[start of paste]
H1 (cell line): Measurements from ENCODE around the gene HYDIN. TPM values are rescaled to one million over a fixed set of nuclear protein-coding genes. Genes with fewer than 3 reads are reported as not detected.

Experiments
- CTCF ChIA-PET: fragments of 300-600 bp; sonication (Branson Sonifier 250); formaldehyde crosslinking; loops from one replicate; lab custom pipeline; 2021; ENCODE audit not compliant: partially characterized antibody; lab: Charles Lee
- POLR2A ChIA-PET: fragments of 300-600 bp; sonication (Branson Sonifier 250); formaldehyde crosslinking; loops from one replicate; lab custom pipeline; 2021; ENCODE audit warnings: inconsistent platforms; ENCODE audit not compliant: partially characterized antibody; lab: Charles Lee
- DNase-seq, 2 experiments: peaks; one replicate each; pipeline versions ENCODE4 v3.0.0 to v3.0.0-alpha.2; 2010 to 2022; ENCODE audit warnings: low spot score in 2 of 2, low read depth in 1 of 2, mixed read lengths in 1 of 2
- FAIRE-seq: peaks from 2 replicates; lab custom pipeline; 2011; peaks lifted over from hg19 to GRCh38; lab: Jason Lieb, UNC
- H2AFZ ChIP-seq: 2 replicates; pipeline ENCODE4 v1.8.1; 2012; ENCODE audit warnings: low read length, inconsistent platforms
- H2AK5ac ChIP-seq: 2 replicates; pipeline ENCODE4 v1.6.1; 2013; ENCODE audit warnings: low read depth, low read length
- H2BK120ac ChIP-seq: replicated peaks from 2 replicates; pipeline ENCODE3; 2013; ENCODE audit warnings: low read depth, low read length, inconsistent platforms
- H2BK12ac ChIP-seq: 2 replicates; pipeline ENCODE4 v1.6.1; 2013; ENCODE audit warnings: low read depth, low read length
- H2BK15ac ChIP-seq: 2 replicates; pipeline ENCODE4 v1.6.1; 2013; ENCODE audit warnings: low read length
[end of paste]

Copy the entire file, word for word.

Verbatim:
H1 (cell line): Measurements from ENCODE around the gene HYDIN. TPM values are rescaled to one million over a fixed set of nuclear protein-coding genes. Genes with fewer than 3 reads are reported as not detected.

Experiments
- CTCF ChIA-PET: fragments of 300-600 bp; sonication (Branson Sonifier 250); formaldehyde crosslinking; loops from one replicate; lab custom pipeline; 2021; ENCODE audit not compliant: partially characterized antibody; lab: Charles Lee
- POLR2A ChIA-PET: fragments of 300-600 bp; sonication (Branson Sonifier 250); formaldehyde crosslinking; loops from one replicate; lab custom pipeline; 2021; ENCODE audit warnings: inconsistent platforms; ENCODE audit not compliant: partially characterized antibody; lab: Charles Lee
- DNase-seq, 2 experiments: peaks; one replicate each; pipeline versions ENCODE4 v3.0.0 to v3.0.0-alpha.2; 2010 to 2022; ENCODE audit warnings: low spot score in 2 of 2, low read depth in 1 of 2, mixed read lengths in 1 of 2
- FAIRE-seq: peaks from 2 replicates; lab custom pipeline; 2011; peaks lifted over from hg19 to GRCh38; lab: Jason Lieb, UNC
- H2AFZ ChIP-seq: 2 replicates; pipeline ENCODE4 v1.8.1; 2012; ENCODE audit warnings: low read length, inconsistent platforms
- H2AK5ac ChIP-seq: 2 replicates; pipeline ENCODE4 v1.6.1; 2013; ENCODE audit warnings: low read depth, low read length
- H2BK120ac ChIP-seq: replicated peaks from 2 replicates; pipeline ENCODE3; 2013; ENCODE audit warnings: low read depth, low read length, inconsistent platforms
- H2BK12ac ChIP-seq: 2 replicates; pipeline ENCODE4 v1.6.1; 2013; ENCODE audit warnings: low read depth, low read length
- H2BK15ac ChIP-seq: 2 replicates; pipeline ENCODE4 v1.6.1; 2013; ENCODE audit warnings: low read length